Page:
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Legally Speaking


Issue: June, 2009
Author: Timothy M. Stubson

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The Life, Death and Rebirth of Co-Employee Liability

Two decisions of the Wyoming Supreme Court, Bertagnolli v. Louderback, 2003 WY 50, 67 P.3d 627 (Wyo. 2003) and Hannifan v. American National Bank of Cheyenne, 2008 WY 65, 185 P.3d 679 (Wyo. 2008), have breathed new life into the issue of co-employee immunity under Wyoming’s workers’ compensation statutes. The cases and the policy choices surrounding co-employee immunity demand a new review of workers’ compensation and the principle of immunity that lies at the heart of workers’ compensation’s grand bargain.

The Path We Have Taken
The issue of an employee’s liability for injuries they may cause to co-workers has a long and vibrant history in Wyoming. The Wyoming workers’ compensation program was initiated by a constitutional amendment approved in 1914 and followed by enabling legislation in 1915. Lying at the heart of the system was the recognition that employees should be protected by no-fault insurance. The history of workplace injuries prior to workers’ compensation was fraught with inequities. Employees who were injured had no real recourse against employers who were able to fund vigorous defenses to any claims brought by the injured worker. The no-fault system cured that ill and resulted in an uneasy bargain. Employees were granted benefits regardless of fault, but employers gained protection from the expense and uncertainty of litigation in the form of immunity.

Co-employee immunity danced in the background but was not firmly addressed until 1939 in the case of In re Byrne, 53 Wyo. 519, 86 P.2d 1095 (Wyo. 1939). In that case, the Wyoming Supreme Court found that employees could not sue their co-employees for workplace injuries. The Court concluded that with the adoption of workers’ compensation, the Legislature intended immunity to extend not only to employers, but to employees as well. The rule that co-employees were immune from suit for workplace injuries remained the law until 1974. In Markle v. Williamson, 518 P.2d 621 (Wyo. 1974) the Wyoming Supreme Court once again addressed an attempt to sue a co-employee for injuries sustained in a workplace accident. In that case the Court reached a very different conclusion finding that co-employees were “third parties” not immune from suit like an employer.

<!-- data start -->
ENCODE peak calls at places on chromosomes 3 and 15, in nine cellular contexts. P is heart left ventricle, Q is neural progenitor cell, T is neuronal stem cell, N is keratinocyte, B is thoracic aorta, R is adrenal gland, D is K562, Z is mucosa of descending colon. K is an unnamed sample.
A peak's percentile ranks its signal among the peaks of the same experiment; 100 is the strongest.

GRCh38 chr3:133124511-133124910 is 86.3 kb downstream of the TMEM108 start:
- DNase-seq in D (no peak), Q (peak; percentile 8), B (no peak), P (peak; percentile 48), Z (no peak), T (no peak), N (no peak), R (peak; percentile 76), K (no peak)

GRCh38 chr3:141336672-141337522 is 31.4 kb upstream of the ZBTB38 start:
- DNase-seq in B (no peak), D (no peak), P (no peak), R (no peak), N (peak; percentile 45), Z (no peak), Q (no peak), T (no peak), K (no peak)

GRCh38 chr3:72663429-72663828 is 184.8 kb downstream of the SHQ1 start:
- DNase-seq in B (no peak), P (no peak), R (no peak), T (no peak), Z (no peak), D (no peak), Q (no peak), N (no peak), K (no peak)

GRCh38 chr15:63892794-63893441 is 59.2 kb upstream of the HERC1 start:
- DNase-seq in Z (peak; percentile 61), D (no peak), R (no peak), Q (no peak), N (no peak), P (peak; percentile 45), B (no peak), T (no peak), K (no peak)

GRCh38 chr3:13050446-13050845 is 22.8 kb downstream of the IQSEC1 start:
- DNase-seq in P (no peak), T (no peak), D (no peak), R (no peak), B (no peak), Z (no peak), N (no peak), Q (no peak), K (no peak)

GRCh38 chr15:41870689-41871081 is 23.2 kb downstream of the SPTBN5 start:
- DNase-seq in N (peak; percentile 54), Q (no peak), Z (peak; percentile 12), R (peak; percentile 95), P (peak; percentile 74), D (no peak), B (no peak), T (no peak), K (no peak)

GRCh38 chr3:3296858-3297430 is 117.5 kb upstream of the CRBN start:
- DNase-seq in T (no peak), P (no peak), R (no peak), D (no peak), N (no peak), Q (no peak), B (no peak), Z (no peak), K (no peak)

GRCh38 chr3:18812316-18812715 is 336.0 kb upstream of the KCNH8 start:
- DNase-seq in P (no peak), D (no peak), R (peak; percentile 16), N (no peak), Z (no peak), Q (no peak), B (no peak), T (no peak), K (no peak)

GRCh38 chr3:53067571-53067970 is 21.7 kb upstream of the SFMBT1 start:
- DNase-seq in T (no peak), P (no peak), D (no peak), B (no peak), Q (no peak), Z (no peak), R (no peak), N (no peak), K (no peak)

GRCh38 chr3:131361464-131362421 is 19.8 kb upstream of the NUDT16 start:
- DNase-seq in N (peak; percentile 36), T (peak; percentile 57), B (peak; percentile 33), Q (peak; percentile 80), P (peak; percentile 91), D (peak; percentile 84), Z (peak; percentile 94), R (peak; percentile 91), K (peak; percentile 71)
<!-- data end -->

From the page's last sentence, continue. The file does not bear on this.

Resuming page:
The Markle decision launched co-employee immunity on a dynamic path from which it still has not recovered. In the immediate aftermath the Legislature clarified that a co-employee could be sued only if he/she was “grossly” negligent. That standard was modified in 1977 to a culpable negligence standard. Over the next nine years culpable negligence proved to be a thin line of defense and the Legislature, in a special legislative session in 1986, reinstated complete immunity for co-employees as it had existed from 1914 to 1974. Six years later, the Supreme Court rejected that approach in Mills v. Reynolds, 837 P.2d 48 (Wyo. 1992) finding that absolute immunity was unconstitutional.

In an immediate response, the Legislature adopted a standard which eliminated immunity in those circumstances where an employee intentionally acts to harm another employee. Specifically, the language provided that immunity applied “unless the employees intentionally act to cause physical harm or injury to the injured employee.” Wyo. Stat. Ann. § 27-14-104(a). That remains the effective language today.

From 1993 through 2003 there were few cases testing the limits of co-employee immunity. The Court’s current formulation was first articulated in Bertagnolli v. Louderback, 2003 WY 50, 67 P.3d 627 (Wyo. 2003). In Bertagnolli the court equated “intentionally act to cause physical harm or injury” with the concept of willful and wanton misconduct. As Justice Voigt put it in his specially concurring opinion in the case of Hannifan v. The American Natl. Bank of Cheyenne, 2008 WY 65, 185 P.3d 679 (Wyo. 2008), the court interpreted the statute as meaning “intentionally act and cause harm” rather than “intentionally act to cause physical harm.”